I was busy highlighting and taking notes during a recent course at the Theology of the Body Institute when I was startled to hear Christopher West say, “Suppose there is someone who is incredibly drawn to…I don’t know…antique glass.” What!? I couldn’t believe my ears and dropped my pen. “Why is he drawn to this glass?” West continued. “Who knows, but know this: God is at the source of the attraction.”
The topic that morning was prayer in the Christian life and how the theology of the body can point us toward a deeper understanding of prayer. I knew I needed to listen up because my husband’s love of — yes, American brilliant cut glass — was literally filling up our home.
This exchange came after pointing out that prayer is motivated by “the ‘love of beauty’ [that] is caught up in the glory of the living and the true God” (CCC 2727), and West was encouraging us to grow in prayer by focusing on that which awakens our hearts. God speaks to us through the things we find beautiful. Pope John Paul II wrote in his 1999 Letter to Artists that “following created beauty where it leads takes us to an infinite ocean of beauty, where wonder becomes awe, exhilaration and unspeakable joy.” In other words, God Himself is Beauty.
I do find my husband’s glass collection beautiful. Stunning even. I approached West at the break and asked him why, of all things he could have used as an example, he chose antique glass. “No idea; it just popped in my head,” he said. But he encouraged me to be supportive of finding God in the glass. “It could be as simple as God knows Greg loves the artistry and skill of this particular type of art, and has provided it to him in abundance to show the beautiful truth that He loves Greg in abundance!”
West encouraged the class to look for the beauty that catches our hearts, be it in creation, music, art, literature. But it is important that “the sign leads you to the Signifier.”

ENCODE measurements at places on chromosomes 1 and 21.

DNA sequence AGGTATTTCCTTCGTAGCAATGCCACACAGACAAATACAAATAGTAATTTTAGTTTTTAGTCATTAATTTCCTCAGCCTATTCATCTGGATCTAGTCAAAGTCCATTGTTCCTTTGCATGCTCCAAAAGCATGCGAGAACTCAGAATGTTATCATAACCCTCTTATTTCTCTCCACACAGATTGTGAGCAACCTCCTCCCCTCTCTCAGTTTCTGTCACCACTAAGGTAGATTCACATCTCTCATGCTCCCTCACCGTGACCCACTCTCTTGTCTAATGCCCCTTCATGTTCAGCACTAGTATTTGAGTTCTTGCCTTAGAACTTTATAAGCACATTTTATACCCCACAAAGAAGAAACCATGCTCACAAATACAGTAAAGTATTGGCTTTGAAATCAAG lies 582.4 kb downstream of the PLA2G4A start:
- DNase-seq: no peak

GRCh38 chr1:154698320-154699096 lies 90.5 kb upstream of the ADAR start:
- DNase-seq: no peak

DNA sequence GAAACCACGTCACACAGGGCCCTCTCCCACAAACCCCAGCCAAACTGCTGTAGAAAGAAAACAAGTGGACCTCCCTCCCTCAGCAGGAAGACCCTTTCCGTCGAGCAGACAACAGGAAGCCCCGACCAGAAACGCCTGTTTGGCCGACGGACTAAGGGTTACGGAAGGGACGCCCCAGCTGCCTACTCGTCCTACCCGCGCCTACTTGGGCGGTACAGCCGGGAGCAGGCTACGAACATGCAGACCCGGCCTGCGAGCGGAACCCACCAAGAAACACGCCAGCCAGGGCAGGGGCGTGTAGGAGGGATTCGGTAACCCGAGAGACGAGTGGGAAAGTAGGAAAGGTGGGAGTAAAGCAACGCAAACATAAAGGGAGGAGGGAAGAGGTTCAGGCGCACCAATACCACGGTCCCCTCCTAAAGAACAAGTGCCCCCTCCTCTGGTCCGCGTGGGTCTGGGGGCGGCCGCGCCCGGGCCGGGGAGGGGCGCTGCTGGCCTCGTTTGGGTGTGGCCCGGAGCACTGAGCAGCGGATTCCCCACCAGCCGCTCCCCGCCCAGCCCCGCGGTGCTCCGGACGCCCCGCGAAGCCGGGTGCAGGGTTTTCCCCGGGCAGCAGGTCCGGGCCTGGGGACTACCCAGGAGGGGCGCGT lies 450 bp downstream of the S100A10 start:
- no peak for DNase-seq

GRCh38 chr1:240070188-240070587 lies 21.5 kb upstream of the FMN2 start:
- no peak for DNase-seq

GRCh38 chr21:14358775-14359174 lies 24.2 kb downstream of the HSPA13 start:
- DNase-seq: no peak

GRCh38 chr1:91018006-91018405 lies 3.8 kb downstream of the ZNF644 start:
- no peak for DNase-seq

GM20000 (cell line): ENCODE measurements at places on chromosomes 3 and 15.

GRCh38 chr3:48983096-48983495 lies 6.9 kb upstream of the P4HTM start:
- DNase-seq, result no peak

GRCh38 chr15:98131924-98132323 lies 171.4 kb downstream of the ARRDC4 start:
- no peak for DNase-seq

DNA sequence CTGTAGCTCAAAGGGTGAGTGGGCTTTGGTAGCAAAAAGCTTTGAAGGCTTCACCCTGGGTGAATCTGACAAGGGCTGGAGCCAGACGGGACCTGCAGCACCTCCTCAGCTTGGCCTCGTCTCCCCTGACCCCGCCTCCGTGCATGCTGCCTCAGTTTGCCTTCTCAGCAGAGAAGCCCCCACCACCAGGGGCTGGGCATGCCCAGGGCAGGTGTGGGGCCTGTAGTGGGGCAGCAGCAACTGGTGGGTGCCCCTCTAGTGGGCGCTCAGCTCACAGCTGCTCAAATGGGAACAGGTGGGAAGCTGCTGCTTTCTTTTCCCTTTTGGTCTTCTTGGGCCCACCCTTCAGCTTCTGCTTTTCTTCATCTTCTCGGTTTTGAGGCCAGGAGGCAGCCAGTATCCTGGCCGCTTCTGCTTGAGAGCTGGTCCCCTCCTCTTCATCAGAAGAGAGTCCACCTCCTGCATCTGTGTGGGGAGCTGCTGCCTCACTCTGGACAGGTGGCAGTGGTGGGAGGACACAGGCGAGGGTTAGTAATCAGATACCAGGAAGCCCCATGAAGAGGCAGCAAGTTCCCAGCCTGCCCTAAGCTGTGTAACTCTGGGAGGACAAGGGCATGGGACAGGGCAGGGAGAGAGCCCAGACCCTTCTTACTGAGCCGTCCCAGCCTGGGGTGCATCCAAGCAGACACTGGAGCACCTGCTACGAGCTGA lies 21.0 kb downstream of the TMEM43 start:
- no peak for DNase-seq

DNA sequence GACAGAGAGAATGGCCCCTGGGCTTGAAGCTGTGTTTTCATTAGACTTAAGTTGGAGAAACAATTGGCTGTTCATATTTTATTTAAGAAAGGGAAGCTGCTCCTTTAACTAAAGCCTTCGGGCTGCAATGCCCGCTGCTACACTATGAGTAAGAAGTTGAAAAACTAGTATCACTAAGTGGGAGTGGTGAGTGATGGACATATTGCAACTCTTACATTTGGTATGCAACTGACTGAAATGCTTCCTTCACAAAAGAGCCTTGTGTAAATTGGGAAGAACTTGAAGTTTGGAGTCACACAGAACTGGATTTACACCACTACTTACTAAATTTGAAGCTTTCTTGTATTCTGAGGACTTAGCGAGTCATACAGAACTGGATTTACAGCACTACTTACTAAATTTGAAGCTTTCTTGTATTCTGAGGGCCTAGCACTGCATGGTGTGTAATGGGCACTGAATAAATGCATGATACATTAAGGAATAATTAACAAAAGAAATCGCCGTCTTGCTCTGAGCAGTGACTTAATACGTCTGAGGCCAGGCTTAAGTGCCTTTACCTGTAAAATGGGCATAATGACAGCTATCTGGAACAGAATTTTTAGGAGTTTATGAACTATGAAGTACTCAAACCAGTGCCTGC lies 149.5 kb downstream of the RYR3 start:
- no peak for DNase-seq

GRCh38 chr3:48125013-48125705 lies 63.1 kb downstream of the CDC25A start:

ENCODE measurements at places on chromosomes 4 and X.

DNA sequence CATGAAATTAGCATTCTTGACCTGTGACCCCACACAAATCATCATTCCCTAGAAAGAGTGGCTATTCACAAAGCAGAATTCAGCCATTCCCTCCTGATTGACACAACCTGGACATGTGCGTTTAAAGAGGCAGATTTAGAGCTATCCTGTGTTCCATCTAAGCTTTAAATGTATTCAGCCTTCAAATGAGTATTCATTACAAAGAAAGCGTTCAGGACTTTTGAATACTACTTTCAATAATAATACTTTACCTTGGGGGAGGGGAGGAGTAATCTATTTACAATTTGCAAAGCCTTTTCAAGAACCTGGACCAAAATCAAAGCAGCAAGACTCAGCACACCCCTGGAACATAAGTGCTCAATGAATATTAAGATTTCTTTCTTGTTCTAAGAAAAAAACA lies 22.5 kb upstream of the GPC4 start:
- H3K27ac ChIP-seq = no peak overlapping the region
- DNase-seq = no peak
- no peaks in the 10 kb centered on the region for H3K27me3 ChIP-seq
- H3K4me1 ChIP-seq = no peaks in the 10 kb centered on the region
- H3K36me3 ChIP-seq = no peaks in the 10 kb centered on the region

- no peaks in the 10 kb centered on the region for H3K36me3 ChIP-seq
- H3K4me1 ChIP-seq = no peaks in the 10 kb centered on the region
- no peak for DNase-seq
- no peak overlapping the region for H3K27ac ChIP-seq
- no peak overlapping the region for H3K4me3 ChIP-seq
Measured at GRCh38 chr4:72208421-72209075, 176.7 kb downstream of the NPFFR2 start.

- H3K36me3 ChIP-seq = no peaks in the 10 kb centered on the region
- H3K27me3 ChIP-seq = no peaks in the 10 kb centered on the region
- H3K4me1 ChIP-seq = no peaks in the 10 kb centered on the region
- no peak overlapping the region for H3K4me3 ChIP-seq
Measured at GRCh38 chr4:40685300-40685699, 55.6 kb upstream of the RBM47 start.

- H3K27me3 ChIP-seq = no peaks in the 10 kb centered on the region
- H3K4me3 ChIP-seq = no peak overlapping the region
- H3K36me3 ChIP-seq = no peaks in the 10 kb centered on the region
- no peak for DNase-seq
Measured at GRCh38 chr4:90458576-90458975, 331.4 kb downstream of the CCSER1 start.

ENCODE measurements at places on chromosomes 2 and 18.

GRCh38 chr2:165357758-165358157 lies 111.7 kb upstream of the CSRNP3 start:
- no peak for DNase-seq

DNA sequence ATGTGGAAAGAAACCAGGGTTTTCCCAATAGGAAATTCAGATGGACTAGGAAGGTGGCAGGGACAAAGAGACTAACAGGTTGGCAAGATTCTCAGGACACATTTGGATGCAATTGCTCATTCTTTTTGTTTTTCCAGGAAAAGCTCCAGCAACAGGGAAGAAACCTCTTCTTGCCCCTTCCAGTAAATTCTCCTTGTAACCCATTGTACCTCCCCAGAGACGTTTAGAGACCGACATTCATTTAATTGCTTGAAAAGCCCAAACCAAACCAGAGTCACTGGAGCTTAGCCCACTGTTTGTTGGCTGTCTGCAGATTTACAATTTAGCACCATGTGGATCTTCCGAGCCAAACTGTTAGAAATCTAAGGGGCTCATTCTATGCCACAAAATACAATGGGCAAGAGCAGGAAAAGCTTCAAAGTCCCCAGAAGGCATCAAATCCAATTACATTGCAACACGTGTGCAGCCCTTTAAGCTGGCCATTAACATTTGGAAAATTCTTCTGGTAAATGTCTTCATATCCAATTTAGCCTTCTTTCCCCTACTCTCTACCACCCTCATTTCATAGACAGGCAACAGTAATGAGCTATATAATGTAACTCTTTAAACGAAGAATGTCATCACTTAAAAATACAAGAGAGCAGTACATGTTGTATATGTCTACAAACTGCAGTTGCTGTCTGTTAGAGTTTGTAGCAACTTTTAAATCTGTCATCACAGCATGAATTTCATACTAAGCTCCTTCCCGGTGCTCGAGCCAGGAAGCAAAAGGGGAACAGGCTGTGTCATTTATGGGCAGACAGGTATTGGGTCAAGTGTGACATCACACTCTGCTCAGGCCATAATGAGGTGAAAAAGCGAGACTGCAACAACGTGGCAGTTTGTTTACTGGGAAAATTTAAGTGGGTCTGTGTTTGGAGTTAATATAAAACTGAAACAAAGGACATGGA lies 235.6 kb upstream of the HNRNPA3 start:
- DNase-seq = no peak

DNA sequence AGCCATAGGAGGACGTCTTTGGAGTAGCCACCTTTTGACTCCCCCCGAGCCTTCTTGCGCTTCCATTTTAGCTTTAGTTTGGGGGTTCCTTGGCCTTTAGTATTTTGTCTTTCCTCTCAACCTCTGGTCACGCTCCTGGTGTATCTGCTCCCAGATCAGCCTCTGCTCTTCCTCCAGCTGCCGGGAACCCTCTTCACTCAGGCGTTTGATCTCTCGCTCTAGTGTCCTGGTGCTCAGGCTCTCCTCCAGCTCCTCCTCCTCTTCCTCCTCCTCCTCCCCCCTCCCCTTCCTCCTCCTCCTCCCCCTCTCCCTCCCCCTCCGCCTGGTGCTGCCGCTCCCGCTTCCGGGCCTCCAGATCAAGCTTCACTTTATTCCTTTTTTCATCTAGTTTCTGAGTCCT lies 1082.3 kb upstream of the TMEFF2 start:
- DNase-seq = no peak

Leah Darrow knows well how easy and tragic it can be to get lost in the false beauty pushed in the world. A former model and contestant on America’s Next Top Model, Darrow found herself lost in a world that focused only on outward beauty.
“Starting when I was young, I was brainwashed into believing that my worth was wrapped up in how I looked,” she wrote in her book, “The Other Side of Beauty.” “After all, from what I had seen in life, beauty seemed to be everything, and loved seemed to be given in response to beauty.”
It took several years and what Darrow calls hitting her rock bottom before God blessed her with a transformational experience in the middle of a photoshoot that led her to walk out and completely away from the life she had been living. It put her on the path to understanding authentic beauty and the deep love of God.
“I know I’m not the only one who has found herself seduced by imitation beauty,” she wrote. “The promise of being and feeling beautiful have been whispered into the ears of millions of girls all over the world. In my return to faith and reason, I’ve gradually come to understand that true beauty should always point to its original source and lead to the development of a beautiful soul. Surprisingly, this has little to do with glitter stilettos and fake eyelashes…God alone [dictates our worth], and He sees us as ‘very good’ (Gen 1:31).”
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